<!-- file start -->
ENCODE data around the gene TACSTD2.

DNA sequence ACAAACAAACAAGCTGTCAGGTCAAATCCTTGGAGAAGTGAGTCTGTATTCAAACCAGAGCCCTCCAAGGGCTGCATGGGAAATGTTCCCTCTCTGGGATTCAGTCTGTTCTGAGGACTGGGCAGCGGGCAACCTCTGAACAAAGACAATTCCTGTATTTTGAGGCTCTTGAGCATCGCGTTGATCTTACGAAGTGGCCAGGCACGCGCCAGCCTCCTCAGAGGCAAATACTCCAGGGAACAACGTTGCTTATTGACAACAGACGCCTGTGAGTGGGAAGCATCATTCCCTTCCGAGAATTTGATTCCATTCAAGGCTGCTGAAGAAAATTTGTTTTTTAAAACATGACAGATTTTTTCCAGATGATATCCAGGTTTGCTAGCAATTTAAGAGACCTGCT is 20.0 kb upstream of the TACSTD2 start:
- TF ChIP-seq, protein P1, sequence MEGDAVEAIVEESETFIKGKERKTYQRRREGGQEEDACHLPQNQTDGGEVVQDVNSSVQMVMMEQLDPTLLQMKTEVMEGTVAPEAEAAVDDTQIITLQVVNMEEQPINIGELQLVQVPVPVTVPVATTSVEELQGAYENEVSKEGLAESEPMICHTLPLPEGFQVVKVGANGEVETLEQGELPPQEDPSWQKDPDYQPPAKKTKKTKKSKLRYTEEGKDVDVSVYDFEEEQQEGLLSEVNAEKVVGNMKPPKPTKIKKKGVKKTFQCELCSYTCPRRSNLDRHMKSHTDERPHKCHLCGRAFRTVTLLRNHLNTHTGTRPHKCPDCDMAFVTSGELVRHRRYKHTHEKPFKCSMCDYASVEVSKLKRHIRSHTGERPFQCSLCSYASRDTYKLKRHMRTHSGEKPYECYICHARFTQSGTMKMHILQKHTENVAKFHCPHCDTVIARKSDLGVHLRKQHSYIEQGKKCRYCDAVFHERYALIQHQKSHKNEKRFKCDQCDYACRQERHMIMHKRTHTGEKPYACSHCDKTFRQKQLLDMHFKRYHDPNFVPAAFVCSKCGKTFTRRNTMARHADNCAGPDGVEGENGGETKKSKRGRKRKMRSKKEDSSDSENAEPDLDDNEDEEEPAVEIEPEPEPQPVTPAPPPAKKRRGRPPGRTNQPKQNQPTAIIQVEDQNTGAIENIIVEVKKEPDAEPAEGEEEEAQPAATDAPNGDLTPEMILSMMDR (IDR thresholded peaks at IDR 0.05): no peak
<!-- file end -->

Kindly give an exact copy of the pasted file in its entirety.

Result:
ENCODE data around the gene TACSTD2.

DNA sequence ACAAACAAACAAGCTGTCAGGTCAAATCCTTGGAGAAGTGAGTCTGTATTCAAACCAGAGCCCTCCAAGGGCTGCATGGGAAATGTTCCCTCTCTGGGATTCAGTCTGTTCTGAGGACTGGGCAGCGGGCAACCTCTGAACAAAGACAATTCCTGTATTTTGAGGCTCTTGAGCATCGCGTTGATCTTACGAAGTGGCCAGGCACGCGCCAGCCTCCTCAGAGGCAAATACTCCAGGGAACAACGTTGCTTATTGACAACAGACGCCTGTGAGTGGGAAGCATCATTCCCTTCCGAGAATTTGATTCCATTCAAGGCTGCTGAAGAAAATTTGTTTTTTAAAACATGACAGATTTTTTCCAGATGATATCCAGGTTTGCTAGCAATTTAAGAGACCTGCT is 20.0 kb upstream of the TACSTD2 start:
- TF ChIP-seq, protein P1, sequence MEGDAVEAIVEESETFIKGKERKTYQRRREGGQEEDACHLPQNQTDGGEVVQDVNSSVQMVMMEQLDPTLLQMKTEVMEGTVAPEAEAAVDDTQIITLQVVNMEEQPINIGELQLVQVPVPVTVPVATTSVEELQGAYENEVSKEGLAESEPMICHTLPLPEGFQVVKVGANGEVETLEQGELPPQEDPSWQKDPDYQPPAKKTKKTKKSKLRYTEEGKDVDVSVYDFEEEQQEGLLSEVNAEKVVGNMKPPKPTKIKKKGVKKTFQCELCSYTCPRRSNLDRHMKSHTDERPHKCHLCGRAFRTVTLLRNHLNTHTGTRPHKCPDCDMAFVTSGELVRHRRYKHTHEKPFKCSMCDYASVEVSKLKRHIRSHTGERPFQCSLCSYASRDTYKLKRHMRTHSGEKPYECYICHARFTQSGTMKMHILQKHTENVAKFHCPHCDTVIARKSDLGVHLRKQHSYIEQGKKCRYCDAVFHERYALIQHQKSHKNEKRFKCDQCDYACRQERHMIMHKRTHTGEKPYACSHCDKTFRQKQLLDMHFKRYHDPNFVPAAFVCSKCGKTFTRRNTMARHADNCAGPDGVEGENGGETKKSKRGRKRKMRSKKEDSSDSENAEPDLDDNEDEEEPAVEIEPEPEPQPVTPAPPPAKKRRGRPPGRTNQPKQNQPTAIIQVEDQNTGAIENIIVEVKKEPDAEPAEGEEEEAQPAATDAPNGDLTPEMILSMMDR (IDR thresholded peaks at IDR 0.05): no peak